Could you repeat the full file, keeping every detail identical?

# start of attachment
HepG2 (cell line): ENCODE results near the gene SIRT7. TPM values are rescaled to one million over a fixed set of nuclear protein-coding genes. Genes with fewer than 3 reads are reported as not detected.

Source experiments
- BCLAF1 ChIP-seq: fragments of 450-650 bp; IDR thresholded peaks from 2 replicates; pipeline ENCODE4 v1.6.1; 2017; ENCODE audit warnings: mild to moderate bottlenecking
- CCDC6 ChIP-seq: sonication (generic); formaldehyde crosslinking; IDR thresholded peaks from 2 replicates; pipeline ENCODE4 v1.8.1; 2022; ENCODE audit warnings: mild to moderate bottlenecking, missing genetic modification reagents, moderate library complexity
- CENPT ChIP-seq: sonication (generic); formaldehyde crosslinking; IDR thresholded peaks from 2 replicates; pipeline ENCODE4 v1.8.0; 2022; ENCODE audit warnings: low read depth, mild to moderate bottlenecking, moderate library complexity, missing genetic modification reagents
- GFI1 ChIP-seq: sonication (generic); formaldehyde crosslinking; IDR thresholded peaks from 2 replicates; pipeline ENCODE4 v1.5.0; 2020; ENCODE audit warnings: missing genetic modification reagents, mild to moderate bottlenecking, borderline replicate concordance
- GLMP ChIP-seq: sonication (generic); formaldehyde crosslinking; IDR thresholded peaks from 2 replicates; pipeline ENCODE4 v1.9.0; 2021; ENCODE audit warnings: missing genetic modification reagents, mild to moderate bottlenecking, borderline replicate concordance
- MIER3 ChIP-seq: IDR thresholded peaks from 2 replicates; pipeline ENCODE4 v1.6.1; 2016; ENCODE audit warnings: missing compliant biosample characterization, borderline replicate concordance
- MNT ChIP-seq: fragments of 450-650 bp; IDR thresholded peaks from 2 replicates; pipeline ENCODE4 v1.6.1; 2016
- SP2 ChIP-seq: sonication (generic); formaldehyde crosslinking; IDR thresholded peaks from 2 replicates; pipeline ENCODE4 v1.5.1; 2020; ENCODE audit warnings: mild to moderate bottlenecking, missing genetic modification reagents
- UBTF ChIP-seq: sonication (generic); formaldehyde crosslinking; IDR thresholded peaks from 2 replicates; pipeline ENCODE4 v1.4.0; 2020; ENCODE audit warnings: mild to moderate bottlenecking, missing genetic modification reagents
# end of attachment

HepG2 (cell line): ENCODE results near the gene SIRT7. TPM values are rescaled to one million over a fixed set of nuclear protein-coding genes. Genes with fewer than 3 reads are reported as not detected.

Source experiments
- BCLAF1 ChIP-seq: fragments of 450-650 bp; IDR thresholded peaks from 2 replicates; pipeline ENCODE4 v1.6.1; 2017; ENCODE audit warnings: mild to moderate bottlenecking
- CCDC6 ChIP-seq: sonication (generic); formaldehyde crosslinking; IDR thresholded peaks from 2 replicates; pipeline ENCODE4 v1.8.1; 2022; ENCODE audit warnings: mild to moderate bottlenecking, missing genetic modification reagents, moderate library complexity
- CENPT ChIP-seq: sonication (generic); formaldehyde crosslinking; IDR thresholded peaks from 2 replicates; pipeline ENCODE4 v1.8.0; 2022; ENCODE audit warnings: low read depth, mild to moderate bottlenecking, moderate library complexity, missing genetic modification reagents
- GFI1 ChIP-seq: sonication (generic); formaldehyde crosslinking; IDR thresholded peaks from 2 replicates; pipeline ENCODE4 v1.5.0; 2020; ENCODE audit warnings: missing genetic modification reagents, mild to moderate bottlenecking, borderline replicate concordance
- GLMP ChIP-seq: sonication (generic); formaldehyde crosslinking; IDR thresholded peaks from 2 replicates; pipeline ENCODE4 v1.9.0; 2021; ENCODE audit warnings: missing genetic modification reagents, mild to moderate bottlenecking, borderline replicate concordance
- MIER3 ChIP-seq: IDR thresholded peaks from 2 replicates; pipeline ENCODE4 v1.6.1; 2016; ENCODE audit warnings: missing compliant biosample characterization, borderline replicate concordance
- MNT ChIP-seq: fragments of 450-650 bp; IDR thresholded peaks from 2 replicates; pipeline ENCODE4 v1.6.1; 2016
- SP2 ChIP-seq: sonication (generic); formaldehyde crosslinking; IDR thresholded peaks from 2 replicates; pipeline ENCODE4 v1.5.1; 2020; ENCODE audit warnings: mild to moderate bottlenecking, missing genetic modification reagents
- UBTF ChIP-seq: sonication (generic); formaldehyde crosslinking; IDR thresholded peaks from 2 replicates; pipeline ENCODE4 v1.4.0; 2020; ENCODE audit warnings: mild to moderate bottlenecking, missing genetic modification reagents